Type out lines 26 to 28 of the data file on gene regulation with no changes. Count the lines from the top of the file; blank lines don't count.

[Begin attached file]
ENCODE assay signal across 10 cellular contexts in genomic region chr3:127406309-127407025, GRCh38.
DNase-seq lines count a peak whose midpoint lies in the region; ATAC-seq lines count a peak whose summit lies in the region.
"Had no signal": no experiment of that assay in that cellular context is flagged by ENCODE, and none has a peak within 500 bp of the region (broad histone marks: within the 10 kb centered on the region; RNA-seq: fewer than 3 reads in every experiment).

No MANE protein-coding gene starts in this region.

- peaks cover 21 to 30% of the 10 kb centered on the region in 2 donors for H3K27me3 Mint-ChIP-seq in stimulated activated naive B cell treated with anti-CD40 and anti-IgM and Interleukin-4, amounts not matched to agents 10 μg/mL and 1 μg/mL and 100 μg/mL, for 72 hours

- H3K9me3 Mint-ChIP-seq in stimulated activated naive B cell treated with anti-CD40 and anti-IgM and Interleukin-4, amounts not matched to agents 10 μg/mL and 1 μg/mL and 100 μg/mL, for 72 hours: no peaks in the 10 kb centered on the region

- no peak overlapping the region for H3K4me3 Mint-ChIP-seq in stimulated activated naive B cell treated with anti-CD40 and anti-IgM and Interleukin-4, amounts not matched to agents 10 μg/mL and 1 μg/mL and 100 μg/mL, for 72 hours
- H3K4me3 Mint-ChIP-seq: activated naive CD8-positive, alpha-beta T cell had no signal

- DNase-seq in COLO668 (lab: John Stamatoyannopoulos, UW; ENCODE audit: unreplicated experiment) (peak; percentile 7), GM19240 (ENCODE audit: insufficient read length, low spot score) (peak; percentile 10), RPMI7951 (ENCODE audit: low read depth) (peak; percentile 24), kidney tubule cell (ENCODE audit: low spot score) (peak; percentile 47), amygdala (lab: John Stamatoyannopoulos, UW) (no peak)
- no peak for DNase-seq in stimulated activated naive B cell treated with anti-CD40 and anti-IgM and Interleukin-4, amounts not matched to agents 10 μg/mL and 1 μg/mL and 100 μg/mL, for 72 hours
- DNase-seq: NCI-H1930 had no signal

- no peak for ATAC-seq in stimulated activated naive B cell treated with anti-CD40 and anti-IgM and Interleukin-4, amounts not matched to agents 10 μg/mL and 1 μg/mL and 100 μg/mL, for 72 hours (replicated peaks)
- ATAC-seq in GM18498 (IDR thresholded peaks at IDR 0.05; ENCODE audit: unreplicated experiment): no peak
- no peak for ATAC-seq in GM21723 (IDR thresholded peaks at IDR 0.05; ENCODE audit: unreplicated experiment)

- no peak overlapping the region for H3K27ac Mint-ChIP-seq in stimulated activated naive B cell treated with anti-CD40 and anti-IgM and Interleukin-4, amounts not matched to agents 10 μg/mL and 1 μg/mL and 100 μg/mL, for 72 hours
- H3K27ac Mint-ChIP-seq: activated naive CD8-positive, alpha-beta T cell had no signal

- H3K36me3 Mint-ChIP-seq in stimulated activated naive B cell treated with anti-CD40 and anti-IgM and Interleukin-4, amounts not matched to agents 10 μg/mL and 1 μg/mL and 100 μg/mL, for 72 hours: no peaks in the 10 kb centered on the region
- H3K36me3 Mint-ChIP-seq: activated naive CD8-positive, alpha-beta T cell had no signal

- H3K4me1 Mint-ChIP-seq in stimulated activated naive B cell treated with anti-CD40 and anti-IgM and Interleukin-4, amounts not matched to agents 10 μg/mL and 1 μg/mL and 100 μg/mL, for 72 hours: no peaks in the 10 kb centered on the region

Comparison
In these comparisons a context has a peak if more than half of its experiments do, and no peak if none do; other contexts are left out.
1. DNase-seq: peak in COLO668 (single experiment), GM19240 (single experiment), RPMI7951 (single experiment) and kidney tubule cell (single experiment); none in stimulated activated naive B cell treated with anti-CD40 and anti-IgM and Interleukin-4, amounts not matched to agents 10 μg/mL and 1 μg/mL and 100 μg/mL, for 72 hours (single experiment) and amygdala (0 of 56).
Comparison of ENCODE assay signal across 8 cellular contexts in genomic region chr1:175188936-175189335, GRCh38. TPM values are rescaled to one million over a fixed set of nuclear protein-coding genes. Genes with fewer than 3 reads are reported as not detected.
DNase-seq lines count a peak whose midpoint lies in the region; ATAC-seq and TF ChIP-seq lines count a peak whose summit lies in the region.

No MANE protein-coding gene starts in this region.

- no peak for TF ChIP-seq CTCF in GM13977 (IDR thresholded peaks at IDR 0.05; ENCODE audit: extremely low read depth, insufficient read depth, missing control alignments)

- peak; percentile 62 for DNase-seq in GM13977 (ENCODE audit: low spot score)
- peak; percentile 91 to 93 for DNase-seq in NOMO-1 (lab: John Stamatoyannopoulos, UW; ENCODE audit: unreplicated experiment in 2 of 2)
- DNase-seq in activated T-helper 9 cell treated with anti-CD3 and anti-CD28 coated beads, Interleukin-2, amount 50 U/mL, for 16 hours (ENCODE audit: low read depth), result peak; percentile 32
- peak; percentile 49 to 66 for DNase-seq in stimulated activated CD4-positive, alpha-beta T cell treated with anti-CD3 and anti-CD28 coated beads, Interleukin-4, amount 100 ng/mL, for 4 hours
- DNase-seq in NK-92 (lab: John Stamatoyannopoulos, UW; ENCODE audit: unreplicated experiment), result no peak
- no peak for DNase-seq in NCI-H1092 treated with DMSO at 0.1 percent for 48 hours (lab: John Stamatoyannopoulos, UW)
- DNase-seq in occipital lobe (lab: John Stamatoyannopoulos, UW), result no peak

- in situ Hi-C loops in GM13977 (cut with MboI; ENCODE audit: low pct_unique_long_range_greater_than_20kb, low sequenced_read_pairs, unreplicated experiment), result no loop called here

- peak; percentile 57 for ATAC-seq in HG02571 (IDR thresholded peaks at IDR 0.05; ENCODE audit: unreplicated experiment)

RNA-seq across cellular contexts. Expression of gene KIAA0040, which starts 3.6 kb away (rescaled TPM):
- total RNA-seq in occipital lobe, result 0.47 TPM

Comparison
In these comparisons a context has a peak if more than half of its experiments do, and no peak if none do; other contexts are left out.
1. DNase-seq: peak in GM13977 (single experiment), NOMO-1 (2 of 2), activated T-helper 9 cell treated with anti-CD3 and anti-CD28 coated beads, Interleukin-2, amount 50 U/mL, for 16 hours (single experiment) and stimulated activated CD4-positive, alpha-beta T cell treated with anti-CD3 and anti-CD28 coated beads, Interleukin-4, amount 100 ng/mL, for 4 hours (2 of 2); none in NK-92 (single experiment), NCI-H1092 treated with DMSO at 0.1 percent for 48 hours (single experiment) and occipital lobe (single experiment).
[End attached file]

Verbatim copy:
- no peak for TF ChIP-seq CTCF in GM13977 (IDR thresholded peaks at IDR 0.05; ENCODE audit: extremely low read depth, insufficient read depth, missing control alignments)

- peak; percentile 62 for DNase-seq in GM13977 (ENCODE audit: low spot score)
- peak; percentile 91 to 93 for DNase-seq in NOMO-1 (lab: John Stamatoyannopoulos, UW; ENCODE audit: unreplicated experiment in 2 of 2)